[Dwarf-Discuss] EXTERNAL: Corner-cases with bitfields

Ron Brender ron.brender at gmail.com
Mon May 9 08:48:47 PDT 2022

It seems to me that the problem here is not so much in the DWARF standard,
as in the DWARF that is produced.

The DWARF representation generally serves to capture all the semantic
information needed to properly represent
the source program. In the example discussed here it appears that GCC does
that (by including the bit field information) and
CLANG does not (by erroneously omitting the bit field information).

It is probably the case that in most languages char a; and char a:8; are
semantically equivalent IN ALL RESPECTS.
For such languages,the producer/compiler is probably justified (or at least
can be forgiven) for omitting the bit field information
for char a:8. But evidently for "AMDGP-Lang" the two are not the
same--while the storage layout may be the same, other
subtle but critical aspects of the language and its ABI are quite different
in the two cases.

One might have a philosophical debate about whether this difference is
appropriate or not. But as Lancelot says, the ABI is
what it is and any change is unlikely nearterm so such a debate is moot.
The only issue is whether DWARF is able to
convey the needed information. I think DWARF is able, if only the
producer/compiler would do it properly.

So my suggestion is to file a bug report with CLANG, requesting they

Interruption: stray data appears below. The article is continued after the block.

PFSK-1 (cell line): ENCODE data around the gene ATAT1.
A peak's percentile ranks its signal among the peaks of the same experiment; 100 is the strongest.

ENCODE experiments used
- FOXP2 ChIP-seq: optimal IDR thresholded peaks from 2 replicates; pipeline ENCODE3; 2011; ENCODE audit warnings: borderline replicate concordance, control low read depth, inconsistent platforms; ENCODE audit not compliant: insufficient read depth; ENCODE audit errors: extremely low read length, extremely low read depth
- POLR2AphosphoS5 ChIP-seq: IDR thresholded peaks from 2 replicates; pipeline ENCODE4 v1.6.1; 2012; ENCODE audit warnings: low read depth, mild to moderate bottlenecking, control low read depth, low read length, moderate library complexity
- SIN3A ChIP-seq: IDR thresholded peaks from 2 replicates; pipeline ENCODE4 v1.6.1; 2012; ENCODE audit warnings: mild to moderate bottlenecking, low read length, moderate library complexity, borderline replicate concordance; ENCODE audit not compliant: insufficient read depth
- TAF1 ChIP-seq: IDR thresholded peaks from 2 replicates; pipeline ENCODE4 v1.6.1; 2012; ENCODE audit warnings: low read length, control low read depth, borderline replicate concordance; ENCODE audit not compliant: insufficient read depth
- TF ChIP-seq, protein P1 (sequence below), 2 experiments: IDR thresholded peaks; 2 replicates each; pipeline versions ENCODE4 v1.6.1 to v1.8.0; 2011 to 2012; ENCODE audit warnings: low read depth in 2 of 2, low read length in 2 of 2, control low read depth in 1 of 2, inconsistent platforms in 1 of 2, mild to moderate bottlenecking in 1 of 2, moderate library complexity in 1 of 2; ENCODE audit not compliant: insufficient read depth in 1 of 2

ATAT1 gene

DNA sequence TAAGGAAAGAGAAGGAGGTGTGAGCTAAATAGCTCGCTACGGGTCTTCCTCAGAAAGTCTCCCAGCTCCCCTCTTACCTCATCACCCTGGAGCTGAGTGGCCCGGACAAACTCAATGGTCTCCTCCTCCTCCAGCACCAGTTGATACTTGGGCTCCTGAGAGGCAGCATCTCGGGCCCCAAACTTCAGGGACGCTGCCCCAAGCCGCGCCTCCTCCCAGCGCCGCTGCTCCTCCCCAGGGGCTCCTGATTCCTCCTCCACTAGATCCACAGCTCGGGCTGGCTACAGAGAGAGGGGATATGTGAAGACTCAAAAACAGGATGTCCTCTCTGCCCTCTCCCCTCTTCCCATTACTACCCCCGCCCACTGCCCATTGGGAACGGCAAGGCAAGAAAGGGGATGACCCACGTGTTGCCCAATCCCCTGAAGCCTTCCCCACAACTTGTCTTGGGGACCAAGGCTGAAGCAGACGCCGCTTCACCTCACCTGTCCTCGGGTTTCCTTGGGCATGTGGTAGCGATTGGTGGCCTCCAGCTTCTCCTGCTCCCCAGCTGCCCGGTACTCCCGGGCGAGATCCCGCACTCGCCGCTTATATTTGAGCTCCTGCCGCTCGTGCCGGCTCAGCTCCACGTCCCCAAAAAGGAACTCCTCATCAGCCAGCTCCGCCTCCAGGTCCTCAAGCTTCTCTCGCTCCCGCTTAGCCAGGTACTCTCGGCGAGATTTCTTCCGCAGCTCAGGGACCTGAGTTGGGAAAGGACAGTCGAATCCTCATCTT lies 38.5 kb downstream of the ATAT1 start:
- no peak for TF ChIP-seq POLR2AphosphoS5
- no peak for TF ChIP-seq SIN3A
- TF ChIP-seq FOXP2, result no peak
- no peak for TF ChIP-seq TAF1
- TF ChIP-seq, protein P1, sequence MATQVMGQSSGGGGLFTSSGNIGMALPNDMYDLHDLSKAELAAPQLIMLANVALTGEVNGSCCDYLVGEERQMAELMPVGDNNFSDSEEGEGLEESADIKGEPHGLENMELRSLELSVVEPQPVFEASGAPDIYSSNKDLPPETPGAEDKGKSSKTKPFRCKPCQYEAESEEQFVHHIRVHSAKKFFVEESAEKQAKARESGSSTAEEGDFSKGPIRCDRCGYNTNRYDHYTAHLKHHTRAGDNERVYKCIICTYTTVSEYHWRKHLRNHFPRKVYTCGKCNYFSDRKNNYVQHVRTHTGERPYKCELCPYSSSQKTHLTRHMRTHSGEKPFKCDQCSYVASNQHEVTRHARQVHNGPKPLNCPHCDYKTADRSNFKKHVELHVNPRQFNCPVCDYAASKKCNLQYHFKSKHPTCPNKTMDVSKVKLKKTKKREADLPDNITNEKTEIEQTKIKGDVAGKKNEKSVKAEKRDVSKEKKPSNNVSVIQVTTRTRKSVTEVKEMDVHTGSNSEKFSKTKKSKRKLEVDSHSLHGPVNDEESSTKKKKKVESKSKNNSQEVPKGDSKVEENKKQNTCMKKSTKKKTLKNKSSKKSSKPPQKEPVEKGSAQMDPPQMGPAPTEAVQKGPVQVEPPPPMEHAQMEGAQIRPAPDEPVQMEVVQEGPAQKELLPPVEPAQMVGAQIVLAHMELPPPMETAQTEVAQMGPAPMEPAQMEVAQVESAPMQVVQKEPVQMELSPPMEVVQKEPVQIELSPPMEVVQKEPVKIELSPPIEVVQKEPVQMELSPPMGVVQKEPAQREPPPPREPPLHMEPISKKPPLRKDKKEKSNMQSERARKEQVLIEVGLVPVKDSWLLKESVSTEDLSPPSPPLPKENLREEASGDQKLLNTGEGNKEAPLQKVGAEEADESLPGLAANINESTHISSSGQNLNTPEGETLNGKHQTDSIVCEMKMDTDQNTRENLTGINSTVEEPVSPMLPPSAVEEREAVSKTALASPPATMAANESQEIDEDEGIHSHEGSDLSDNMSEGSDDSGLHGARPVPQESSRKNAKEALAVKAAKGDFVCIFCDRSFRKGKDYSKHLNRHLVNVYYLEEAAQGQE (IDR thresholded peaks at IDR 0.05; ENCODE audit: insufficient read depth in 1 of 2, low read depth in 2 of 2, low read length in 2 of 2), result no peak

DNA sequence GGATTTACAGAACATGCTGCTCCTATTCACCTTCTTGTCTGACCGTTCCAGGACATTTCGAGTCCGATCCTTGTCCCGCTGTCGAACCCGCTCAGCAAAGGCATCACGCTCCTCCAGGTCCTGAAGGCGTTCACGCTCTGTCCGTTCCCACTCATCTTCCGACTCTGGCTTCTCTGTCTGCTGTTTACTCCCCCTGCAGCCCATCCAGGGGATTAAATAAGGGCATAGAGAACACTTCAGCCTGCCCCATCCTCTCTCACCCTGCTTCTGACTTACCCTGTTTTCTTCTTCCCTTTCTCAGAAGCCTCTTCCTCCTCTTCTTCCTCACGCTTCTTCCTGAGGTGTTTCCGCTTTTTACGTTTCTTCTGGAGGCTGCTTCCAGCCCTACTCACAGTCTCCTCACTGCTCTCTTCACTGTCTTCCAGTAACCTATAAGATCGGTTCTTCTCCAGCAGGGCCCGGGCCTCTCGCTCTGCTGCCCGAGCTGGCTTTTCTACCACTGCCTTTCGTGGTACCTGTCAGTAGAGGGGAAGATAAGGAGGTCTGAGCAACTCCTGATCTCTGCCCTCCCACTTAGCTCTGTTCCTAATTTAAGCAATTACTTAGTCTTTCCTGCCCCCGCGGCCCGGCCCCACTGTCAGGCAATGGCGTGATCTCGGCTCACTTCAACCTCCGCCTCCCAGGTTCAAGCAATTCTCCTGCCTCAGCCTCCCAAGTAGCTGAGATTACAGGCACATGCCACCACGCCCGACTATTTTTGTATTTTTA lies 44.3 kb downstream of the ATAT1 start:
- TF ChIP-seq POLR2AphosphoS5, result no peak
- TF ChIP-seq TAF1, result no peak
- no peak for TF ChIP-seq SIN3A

correct their DWARF output to reflect all details needed
by your language.

Ron Brender

On Mon, May 9, 2022 at 7:13 AM Lancelot SIX via Dwarf-Discuss <
dwarf-discuss at lists.dwarfstd.org> wrote:

> Hi,
> Thanks for the feedback.
> >
> > It sounds like your ABI is basing its decision on a boolean: is the
> field a bit
> > field or not.  And you're trying to deduce this from DW_AT_bit_offset.
> Perhaps
> > a better solution would be to make this explicit in the DWARF, some new
> > DW_AT_bitfield flag.  There's very little that the DWARF standard can do
> to
> > mandate such an attribute.  (Permissive standard yadda yadda.)  But if
> it's
> > necessary for debuggers to work correctly in a given ABI, compilers
> should be
> > well-motivated to produce it when generating code for that ABI.
> >
> > [...]
> >
> > I'm agreeing with Michael that describing the unnamed bitfield seems
> dubious.
> > If it does impact the ABI, I'm wondering if that impact is indirect:
> that is,
> > the presence of this 0-width bit field changes an attribute of the next
> field,
> > and that attribute is responsible for difference in the behavior.  If
> so, is
> > there any way other than a 0-width bit field to cause the same
> behavior?  This
> > might be another case where describing the attribute that's directly
> responsible
> > might be better.
> >
> > --
> > Todd Allen
> > Concurrent Real-Time
> Indeed, two flags can conceptually provide sufficient information to the
> debugger.  I am not aware of a situation not involving the 0-wide
> unnamed bitfield which can trigger the same behavior.  The unnamed
> field is not really important in itself, only the effect it has on the
> following field is.
> To help the discussion, let me use a concrete example and how it is
> handled in our ABI as it is today.  Lets suppose you have a struct like: